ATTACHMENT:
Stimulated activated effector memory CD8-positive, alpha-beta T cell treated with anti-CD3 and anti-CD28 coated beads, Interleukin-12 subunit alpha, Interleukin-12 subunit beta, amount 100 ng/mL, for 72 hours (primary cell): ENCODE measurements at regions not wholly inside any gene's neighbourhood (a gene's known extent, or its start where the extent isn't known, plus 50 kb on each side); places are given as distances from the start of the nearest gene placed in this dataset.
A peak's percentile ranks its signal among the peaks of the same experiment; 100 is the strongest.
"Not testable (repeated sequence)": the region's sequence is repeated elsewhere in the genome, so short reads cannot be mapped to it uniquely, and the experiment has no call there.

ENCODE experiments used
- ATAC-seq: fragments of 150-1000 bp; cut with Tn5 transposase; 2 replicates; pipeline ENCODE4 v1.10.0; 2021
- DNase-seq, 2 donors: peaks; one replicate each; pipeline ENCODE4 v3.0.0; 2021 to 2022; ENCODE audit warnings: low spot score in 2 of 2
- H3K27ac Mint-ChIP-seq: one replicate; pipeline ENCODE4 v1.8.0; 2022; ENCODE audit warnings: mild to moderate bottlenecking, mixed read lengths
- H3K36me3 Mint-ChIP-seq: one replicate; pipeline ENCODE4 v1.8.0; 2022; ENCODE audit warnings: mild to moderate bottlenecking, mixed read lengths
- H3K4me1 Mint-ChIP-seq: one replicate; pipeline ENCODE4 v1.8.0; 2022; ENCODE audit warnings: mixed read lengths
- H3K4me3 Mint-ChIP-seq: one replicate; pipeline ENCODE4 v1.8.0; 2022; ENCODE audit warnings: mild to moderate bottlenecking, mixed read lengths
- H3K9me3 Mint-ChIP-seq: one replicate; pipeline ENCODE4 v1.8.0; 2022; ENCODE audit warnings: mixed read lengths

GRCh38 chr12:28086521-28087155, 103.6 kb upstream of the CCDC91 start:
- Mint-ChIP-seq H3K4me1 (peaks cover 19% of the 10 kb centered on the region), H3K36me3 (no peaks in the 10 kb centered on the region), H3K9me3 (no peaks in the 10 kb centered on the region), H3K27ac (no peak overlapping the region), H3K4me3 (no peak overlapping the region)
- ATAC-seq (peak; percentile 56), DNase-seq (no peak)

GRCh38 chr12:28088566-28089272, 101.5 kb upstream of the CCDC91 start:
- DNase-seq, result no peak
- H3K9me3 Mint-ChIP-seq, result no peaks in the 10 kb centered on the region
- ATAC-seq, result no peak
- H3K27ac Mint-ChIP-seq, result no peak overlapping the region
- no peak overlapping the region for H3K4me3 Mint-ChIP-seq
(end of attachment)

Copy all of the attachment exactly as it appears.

Stimulated activated effector memory CD8-positive, alpha-beta T cell treated with anti-CD3 and anti-CD28 coated beads, Interleukin-12 subunit alpha, Interleukin-12 subunit beta, amount 100 ng/mL, for 72 hours (primary cell): ENCODE measurements at regions not wholly inside any gene's neighbourhood (a gene's known extent, or its start where the extent isn't known, plus 50 kb on each side); places are given as distances from the start of the nearest gene placed in this dataset.
A peak's percentile ranks its signal among the peaks of the same experiment; 100 is the strongest.
"Not testable (repeated sequence)": the region's sequence is repeated elsewhere in the genome, so short reads cannot be mapped to it uniquely, and the experiment has no call there.

ENCODE experiments used
- ATAC-seq: fragments of 150-1000 bp; cut with Tn5 transposase; 2 replicates; pipeline ENCODE4 v1.10.0; 2021
- DNase-seq, 2 donors: peaks; one replicate each; pipeline ENCODE4 v3.0.0; 2021 to 2022; ENCODE audit warnings: low spot score in 2 of 2
- H3K27ac Mint-ChIP-seq: one replicate; pipeline ENCODE4 v1.8.0; 2022; ENCODE audit warnings: mild to moderate bottlenecking, mixed read lengths
- H3K36me3 Mint-ChIP-seq: one replicate; pipeline ENCODE4 v1.8.0; 2022; ENCODE audit warnings: mild to moderate bottlenecking, mixed read lengths
- H3K4me1 Mint-ChIP-seq: one replicate; pipeline ENCODE4 v1.8.0; 2022; ENCODE audit warnings: mixed read lengths
- H3K4me3 Mint-ChIP-seq: one replicate; pipeline ENCODE4 v1.8.0; 2022; ENCODE audit warnings: mild to moderate bottlenecking, mixed read lengths
- H3K9me3 Mint-ChIP-seq: one replicate; pipeline ENCODE4 v1.8.0; 2022; ENCODE audit warnings: mixed read lengths

GRCh38 chr12:28086521-28087155, 103.6 kb upstream of the CCDC91 start:
- Mint-ChIP-seq H3K4me1 (peaks cover 19% of the 10 kb centered on the region), H3K36me3 (no peaks in the 10 kb centered on the region), H3K9me3 (no peaks in the 10 kb centered on the region), H3K27ac (no peak overlapping the region), H3K4me3 (no peak overlapping the region)
- ATAC-seq (peak; percentile 56), DNase-seq (no peak)

GRCh38 chr12:28088566-28089272, 101.5 kb upstream of the CCDC91 start:
- DNase-seq, result no peak
- H3K9me3 Mint-ChIP-seq, result no peaks in the 10 kb centered on the region
- ATAC-seq, result no peak
- H3K27ac Mint-ChIP-seq, result no peak overlapping the region
- no peak overlapping the region for H3K4me3 Mint-ChIP-seq